Some companies make an effort to provide more straightforward, user-friendly pages explaining what happens to all that genetic data. “I think that currently 23andMe is the standard-bearer in terms of both transparency and disclosure,” said Kayte Spector-Bagdady, a bioethicist at the University of Michigan and a former associate director of the Presidential Commission for the Study of Bioethical Issues, echoing a point I heard from other experts. The company has a special page, with clear graphics and bright colors, that walks users through many of the ways their data will be used.
Not everyone feels protective of their genetic data. “I think for a lot of people, they just don’t really care. They just don’t necessarily consider their genetic data something they need to watch out for,” said Linnea Laestadius, a professor at the University of Wisconsin–Milwaukee who specializes in intersections of public health and data. She pointed out that having massive pools of genetic data is also necessary for a lot of research. It can be a rewarding experience for people to contribute to that kind of work. “The only bad thing is if people are doing it without fully realizing what they’re signing up for.”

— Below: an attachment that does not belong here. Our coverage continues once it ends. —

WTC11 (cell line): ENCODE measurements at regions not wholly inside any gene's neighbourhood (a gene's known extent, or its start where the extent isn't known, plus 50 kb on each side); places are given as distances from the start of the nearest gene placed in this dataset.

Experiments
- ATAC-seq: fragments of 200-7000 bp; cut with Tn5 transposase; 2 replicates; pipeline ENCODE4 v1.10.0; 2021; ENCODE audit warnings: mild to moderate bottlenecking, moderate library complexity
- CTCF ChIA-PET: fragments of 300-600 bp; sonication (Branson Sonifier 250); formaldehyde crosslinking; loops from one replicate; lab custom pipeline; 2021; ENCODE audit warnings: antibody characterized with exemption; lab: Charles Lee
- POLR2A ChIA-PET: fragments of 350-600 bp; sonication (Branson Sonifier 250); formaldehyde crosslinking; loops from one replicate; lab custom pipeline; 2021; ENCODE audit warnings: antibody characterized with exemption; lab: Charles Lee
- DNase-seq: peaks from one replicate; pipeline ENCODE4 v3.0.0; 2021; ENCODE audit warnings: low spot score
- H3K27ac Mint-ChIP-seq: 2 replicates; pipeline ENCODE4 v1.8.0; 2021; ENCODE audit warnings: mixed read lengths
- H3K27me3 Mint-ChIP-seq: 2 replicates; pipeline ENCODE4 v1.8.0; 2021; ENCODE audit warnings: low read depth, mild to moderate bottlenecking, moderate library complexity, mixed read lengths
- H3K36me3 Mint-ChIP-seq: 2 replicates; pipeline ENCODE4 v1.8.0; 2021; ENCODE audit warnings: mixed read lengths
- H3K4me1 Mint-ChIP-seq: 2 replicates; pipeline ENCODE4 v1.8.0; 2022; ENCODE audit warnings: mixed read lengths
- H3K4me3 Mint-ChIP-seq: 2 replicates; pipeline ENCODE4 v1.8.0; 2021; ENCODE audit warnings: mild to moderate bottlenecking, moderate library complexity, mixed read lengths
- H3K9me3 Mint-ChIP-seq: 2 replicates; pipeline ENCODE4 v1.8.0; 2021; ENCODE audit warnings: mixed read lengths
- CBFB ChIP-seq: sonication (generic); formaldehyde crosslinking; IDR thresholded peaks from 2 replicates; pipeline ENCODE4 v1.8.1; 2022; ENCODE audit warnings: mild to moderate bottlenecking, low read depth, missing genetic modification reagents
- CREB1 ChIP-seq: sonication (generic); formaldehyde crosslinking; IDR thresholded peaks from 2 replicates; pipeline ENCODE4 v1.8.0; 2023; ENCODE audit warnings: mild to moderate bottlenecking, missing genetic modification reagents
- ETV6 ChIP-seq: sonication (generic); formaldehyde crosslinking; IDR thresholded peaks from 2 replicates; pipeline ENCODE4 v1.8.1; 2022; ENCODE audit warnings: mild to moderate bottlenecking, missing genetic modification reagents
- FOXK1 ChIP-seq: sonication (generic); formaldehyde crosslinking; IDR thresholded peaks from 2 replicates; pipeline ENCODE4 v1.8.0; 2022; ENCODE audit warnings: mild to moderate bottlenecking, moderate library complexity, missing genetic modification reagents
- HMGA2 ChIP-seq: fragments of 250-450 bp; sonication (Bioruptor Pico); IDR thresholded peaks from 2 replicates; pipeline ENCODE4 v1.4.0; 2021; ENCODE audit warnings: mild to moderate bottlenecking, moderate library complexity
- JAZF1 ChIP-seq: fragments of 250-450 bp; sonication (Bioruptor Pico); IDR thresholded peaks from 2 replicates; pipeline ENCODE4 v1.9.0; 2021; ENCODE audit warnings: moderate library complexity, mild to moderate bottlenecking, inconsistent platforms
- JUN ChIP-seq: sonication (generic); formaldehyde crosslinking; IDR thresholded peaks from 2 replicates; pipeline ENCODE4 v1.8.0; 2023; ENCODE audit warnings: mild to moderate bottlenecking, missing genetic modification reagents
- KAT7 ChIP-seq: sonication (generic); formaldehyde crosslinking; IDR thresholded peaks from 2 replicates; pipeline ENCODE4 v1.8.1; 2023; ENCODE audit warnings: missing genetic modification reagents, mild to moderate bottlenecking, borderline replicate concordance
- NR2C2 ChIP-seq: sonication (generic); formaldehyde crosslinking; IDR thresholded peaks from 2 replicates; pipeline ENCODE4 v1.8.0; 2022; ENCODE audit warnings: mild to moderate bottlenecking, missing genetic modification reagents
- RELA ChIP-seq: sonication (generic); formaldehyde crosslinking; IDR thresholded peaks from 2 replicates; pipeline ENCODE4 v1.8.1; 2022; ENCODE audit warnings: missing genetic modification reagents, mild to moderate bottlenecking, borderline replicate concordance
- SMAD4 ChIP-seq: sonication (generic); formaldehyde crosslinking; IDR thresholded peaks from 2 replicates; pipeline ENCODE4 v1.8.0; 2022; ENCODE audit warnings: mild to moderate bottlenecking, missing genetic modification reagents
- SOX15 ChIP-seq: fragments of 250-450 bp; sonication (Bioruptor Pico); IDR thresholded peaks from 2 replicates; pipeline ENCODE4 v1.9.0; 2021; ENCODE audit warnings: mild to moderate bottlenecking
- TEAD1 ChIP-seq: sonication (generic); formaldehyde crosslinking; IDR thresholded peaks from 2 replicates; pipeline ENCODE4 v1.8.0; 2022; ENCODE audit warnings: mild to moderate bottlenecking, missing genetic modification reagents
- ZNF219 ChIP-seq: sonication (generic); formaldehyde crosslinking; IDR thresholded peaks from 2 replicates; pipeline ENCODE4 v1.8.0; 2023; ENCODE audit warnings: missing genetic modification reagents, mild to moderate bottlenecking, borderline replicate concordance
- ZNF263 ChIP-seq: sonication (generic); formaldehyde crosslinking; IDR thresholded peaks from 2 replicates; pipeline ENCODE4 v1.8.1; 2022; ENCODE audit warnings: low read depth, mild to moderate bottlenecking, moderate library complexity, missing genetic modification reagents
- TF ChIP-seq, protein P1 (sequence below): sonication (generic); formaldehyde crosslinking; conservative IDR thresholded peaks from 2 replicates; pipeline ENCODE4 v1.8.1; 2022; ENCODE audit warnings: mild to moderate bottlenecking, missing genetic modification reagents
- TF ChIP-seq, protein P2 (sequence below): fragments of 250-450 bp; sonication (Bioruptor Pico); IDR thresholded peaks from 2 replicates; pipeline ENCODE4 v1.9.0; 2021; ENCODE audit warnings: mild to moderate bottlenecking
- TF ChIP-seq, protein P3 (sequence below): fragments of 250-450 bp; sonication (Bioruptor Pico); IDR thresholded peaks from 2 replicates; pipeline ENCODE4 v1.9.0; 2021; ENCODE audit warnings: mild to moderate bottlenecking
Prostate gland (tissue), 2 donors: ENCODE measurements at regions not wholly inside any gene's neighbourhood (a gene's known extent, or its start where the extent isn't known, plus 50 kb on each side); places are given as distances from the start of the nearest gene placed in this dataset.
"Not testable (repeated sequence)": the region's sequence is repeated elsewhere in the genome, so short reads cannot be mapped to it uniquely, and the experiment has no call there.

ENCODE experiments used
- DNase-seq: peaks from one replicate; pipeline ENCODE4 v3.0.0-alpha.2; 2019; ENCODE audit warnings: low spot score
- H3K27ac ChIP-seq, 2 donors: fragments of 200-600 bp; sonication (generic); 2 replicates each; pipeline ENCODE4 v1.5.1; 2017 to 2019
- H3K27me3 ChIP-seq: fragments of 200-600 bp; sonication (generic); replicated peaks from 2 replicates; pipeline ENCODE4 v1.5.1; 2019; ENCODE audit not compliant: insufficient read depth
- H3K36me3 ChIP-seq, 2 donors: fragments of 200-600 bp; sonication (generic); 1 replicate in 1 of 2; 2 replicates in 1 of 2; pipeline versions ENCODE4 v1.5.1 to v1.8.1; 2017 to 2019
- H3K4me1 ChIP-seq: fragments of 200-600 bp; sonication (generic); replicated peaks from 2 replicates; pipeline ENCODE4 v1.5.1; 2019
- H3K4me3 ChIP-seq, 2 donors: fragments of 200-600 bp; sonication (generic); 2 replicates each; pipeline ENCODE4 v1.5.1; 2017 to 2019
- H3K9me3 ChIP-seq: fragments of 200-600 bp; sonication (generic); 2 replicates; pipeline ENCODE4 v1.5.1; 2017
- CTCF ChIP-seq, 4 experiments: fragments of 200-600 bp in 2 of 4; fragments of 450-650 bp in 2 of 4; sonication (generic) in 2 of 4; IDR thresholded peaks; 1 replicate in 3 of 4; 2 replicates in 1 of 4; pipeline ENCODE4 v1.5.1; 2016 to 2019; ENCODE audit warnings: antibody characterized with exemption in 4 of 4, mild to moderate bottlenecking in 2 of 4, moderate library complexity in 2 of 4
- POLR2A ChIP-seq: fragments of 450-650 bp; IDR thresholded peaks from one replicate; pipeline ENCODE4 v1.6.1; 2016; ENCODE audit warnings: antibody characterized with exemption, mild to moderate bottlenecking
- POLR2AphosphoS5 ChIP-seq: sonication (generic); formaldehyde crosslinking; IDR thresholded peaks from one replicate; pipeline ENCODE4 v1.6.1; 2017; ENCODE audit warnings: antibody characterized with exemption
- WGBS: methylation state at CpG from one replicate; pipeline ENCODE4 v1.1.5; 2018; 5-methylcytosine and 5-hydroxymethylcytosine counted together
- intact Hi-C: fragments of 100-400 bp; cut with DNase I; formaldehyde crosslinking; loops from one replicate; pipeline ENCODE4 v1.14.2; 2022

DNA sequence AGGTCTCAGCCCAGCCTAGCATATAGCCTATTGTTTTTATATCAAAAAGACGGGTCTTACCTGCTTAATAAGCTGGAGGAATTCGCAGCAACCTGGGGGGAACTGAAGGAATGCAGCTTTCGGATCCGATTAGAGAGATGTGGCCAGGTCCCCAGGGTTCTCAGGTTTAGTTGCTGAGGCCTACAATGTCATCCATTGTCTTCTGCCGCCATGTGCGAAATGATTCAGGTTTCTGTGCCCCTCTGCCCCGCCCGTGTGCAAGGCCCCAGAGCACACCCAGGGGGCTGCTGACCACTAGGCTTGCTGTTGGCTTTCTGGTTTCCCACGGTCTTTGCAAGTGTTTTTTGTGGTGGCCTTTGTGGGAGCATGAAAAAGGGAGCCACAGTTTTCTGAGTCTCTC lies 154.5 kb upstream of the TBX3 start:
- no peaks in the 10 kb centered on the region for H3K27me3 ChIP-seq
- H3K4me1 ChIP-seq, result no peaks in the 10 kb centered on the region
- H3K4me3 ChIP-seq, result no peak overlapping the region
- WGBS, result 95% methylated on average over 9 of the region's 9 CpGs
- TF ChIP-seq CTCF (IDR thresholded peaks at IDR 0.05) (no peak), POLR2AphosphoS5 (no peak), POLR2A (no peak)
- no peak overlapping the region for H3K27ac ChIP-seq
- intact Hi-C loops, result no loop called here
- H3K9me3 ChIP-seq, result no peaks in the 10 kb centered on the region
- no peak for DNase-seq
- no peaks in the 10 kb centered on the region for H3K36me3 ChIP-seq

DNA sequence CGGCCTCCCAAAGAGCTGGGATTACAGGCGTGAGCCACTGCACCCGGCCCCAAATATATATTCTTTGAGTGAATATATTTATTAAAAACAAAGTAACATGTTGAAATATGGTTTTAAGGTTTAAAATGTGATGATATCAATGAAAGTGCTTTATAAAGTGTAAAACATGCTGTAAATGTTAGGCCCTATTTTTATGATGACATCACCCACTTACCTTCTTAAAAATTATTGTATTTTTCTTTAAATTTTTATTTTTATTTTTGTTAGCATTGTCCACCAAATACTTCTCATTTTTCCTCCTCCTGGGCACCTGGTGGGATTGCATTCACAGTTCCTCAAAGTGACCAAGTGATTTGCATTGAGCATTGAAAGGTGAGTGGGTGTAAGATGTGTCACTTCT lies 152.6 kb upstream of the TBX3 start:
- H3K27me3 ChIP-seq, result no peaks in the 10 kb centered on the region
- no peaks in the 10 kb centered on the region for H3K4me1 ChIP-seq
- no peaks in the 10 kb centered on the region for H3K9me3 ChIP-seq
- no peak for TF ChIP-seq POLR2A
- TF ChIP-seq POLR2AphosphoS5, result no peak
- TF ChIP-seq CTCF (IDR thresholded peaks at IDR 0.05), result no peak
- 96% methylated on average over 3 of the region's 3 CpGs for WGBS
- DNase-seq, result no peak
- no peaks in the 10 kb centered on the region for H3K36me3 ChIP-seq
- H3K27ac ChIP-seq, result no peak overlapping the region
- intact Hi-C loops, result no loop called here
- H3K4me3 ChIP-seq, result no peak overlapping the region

Caveat emptor, perhaps. Regardless, there are troubling privacy-related scenarios. One would be some kind of security breach, in which hackers take large amounts of genetic information from a company. Unlike a credit card number, you can’t change your genome after the data has been stolen. Privacy policies aren’t always very comforting on this score: Family Tree DNA, for example, only assures users that “we use commercially reasonable efforts to prevent this.”
Another long-standing fear is that insurance companies will use genetic information to assess risk and penalize people with certain high-risk genetic markers. While the Genetic Information Nondiscrimination Act of 2008 blocks much of that kind of behavior, it has gaps that consumers may not be aware of, especially with respect to life insurance.